We measured observers’ behavioral capability to discriminate stimulus orientation by fitting the relationship between stimulus orientation and probability of a ‘clockwise’ choice with a psychometric function consisting of a lapse rate and a cumulative Gaussian function. Model parameters were optimized by maximizing the likelihood over the observed data, assuming responses arise from a Bernoulli process. Each recording session was analyzed independently. For the analysis documented in Fig. 1d, we fit one psychometric function per mapping rule and contrast level. We defined orientation sensitivity as the inverse of the standard deviation (s.d.) of the cumulative Gaussian. We used a variant of this model to measure observers’ prior-induced behavioral decision bias. For this analysis, we fit one psychometric function per stimulus prior and contrast level (Fig. 6a). Both prior conditions shared the same sensitivity parameter, resulting in two psychometric functions with identical slope. We defined decision bias as the difference between the means of both cumulative Gaussians (that is, the magnitude of the horizontal displacement of both psychometric functions). Error bars of model-based statistics are based on a 100-fold nonparametric bootstrap of the behavioral data.

Electrophysiological recordings

During the orientation discrimination task, we recorded extracellular spiking activity from populations of PFC neurons through a chronically implanted recording chamber. Every recording session, we used a microdrive (Thomas recording) to mechanically advance a linear electrode array (Plexon S-probe; 32 contacts) into the brain at an angle approximately perpendicular to the cortical surface (Extended Data Fig. 1). We targeted recording sites that had exhibited well-defined motor response fields in a previously conducted memory-guided saccade task. We positioned the linear arrays so that they roughly spanned the cortical sheet and removed them after each recording session. Continuous neural data were acquired and saved to disk from each channel (sampling rate 30 kHz, Plexon OmniPlex System). To extract responses of individual units, we performed offline spike sorting. We first automatically spike-sorted the data with Kilosort61, followed by manual merging and splitting as needed. Given that the electrode’s position could not be optimized for all contact sites, most of our units probably consist of multineuron clusters. All units whose mean firing rate during the task exceeded 3 ips were included in the analysis.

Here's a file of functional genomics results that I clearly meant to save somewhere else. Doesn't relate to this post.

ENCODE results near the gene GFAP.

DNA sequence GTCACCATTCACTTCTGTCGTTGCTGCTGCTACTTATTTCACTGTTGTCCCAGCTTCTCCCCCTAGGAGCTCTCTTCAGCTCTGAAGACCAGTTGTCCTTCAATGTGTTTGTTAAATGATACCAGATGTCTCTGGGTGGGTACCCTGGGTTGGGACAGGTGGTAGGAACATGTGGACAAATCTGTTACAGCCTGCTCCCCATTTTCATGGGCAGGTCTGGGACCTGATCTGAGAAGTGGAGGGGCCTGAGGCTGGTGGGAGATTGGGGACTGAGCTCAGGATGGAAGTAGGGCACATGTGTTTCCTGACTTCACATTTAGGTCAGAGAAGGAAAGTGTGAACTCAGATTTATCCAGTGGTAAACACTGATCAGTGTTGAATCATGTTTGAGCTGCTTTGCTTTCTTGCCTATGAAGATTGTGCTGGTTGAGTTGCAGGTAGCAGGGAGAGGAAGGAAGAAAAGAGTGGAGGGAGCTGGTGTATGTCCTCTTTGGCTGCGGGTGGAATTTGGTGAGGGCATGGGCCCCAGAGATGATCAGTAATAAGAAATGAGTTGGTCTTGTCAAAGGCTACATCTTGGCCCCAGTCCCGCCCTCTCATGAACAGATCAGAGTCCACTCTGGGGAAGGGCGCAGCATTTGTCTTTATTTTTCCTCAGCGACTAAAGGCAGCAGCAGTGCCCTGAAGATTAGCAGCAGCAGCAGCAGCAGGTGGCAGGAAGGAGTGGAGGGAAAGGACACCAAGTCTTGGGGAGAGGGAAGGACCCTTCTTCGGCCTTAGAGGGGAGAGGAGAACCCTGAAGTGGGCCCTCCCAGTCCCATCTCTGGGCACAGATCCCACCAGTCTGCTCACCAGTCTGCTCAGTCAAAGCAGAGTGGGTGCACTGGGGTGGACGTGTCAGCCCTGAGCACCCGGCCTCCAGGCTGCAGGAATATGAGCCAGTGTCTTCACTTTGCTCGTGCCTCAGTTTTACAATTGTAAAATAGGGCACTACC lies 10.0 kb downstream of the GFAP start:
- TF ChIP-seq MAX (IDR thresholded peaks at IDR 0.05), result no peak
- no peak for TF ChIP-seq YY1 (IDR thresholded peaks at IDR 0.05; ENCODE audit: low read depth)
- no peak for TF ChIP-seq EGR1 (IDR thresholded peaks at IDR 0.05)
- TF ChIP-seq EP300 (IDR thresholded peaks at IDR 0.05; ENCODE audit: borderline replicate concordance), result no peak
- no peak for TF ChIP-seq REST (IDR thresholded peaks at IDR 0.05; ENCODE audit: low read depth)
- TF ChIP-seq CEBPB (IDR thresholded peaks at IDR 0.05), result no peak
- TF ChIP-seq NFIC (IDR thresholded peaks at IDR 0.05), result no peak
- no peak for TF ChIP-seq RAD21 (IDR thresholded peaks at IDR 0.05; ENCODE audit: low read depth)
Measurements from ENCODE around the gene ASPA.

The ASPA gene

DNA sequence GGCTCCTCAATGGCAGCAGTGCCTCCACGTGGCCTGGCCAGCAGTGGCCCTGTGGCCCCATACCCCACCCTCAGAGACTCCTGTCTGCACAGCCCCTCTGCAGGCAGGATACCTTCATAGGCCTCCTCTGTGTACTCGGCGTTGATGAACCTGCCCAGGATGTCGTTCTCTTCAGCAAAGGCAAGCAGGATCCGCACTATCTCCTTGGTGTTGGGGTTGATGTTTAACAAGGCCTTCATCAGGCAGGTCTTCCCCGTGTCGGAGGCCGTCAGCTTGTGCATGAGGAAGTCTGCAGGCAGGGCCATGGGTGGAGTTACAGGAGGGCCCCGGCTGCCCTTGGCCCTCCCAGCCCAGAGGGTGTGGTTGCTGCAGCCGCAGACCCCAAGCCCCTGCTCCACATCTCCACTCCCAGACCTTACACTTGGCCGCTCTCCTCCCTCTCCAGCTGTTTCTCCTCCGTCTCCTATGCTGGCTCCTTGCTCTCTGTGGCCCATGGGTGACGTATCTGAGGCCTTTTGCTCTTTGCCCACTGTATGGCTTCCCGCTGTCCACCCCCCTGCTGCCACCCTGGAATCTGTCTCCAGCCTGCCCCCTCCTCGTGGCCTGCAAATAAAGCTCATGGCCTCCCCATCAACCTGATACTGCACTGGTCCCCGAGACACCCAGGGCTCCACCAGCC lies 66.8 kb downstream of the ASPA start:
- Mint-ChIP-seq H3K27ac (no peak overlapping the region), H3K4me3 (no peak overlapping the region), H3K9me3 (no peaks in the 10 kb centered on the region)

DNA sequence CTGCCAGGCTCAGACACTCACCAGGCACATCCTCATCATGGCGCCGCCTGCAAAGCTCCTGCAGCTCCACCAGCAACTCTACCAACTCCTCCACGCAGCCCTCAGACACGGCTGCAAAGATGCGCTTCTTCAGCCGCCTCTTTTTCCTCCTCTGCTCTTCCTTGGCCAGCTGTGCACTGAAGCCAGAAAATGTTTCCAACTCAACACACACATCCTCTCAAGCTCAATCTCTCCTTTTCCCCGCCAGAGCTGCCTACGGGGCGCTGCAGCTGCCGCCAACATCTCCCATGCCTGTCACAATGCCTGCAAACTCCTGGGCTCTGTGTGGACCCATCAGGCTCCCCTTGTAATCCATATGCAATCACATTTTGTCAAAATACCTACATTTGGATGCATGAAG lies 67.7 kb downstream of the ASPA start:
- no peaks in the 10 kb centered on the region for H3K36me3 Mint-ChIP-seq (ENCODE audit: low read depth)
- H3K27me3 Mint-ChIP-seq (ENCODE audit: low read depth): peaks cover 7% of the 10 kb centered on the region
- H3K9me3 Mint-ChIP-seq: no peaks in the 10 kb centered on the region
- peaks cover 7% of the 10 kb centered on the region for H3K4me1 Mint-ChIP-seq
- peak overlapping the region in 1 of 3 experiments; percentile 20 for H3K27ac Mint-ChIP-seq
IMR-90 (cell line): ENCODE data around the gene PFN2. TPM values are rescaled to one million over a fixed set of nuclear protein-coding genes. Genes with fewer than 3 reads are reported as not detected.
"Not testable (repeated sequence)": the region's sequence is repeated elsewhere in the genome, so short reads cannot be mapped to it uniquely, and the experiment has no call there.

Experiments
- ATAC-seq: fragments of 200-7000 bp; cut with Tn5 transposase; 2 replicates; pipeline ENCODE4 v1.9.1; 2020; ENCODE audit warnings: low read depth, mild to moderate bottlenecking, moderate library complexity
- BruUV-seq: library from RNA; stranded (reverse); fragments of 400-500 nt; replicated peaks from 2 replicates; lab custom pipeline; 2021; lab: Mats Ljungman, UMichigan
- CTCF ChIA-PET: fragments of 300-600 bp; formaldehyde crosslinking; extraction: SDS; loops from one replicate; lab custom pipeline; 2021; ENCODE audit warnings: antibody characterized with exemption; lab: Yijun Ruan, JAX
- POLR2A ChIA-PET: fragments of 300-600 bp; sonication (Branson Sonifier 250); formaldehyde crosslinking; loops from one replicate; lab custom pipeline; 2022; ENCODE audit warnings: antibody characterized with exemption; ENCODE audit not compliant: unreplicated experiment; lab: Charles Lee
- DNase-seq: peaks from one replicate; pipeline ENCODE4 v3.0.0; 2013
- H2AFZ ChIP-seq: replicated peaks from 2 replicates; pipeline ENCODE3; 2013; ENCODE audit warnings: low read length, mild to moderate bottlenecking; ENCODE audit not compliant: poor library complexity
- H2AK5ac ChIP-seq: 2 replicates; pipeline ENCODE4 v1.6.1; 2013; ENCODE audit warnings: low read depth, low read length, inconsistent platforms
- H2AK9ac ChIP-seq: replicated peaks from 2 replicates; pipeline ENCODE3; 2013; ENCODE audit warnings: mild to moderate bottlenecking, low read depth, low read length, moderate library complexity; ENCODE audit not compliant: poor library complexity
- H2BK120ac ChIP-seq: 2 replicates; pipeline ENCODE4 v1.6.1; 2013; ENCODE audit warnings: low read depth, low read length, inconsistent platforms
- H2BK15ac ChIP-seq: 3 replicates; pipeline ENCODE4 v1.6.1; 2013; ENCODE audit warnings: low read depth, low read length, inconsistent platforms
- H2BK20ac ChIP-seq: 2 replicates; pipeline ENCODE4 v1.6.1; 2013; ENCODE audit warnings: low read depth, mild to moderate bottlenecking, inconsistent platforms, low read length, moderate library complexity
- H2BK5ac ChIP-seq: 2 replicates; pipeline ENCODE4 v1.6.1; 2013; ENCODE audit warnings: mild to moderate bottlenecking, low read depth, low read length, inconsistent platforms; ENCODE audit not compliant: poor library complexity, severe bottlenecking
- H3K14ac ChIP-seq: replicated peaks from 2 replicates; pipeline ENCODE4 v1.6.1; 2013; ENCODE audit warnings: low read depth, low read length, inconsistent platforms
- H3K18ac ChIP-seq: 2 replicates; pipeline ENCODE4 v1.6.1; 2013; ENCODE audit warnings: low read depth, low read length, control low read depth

Analysis of single-unit responses

We measured the temporal evolution of each unit’s response by expressing spike times relative to the trial-specific moment of saccade initiation and counting spikes within nonoverlapping 50-ms windows. Figure 2a shows example response traces for four units, averaged across different subsets of trials. We computed neuronal selectivity for the upcoming choice behavior by calculating the difference between the choice-conditioned response averages, normalized by the response standard deviation62. The sign of this signal-to-noise (SNR) metric depends on the unit’s preferred choice option. To facilitate comparison across the categorical and motor dimension, we signed each unit’s SNR-trace such that the maximal value was positive (see examples in Fig. 2a; all traces are shown in Fig. 2b).